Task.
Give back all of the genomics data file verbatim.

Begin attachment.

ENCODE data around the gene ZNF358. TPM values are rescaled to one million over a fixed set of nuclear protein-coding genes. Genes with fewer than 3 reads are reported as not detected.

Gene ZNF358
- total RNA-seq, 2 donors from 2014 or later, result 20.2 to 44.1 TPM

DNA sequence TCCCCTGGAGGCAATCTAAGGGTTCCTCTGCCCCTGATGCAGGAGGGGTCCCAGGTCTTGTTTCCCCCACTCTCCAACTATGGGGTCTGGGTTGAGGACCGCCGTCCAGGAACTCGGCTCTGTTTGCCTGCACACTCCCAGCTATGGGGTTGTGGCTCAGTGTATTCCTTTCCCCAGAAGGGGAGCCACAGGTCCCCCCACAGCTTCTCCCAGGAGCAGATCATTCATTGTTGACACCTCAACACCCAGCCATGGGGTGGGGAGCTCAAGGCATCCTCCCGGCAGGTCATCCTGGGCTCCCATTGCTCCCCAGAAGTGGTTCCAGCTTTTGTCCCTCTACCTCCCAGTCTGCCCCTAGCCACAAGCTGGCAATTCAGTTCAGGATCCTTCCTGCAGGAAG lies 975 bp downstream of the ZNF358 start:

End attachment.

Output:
ENCODE data around the gene ZNF358. TPM values are rescaled to one million over a fixed set of nuclear protein-coding genes. Genes with fewer than 3 reads are reported as not detected.

Gene ZNF358
- total RNA-seq, 2 donors from 2014 or later, result 20.2 to 44.1 TPM

DNA sequence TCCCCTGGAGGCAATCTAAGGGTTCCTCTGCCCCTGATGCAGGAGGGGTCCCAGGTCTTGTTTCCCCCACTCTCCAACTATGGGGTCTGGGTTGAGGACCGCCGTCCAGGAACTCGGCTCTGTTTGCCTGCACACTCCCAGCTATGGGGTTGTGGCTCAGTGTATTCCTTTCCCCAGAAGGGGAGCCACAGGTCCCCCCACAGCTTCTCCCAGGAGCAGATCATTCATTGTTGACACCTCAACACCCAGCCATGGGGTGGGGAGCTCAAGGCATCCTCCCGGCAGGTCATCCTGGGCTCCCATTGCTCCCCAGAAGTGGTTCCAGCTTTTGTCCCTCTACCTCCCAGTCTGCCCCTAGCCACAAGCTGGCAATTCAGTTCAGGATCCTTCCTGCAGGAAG lies 975 bp downstream of the ZNF358 start: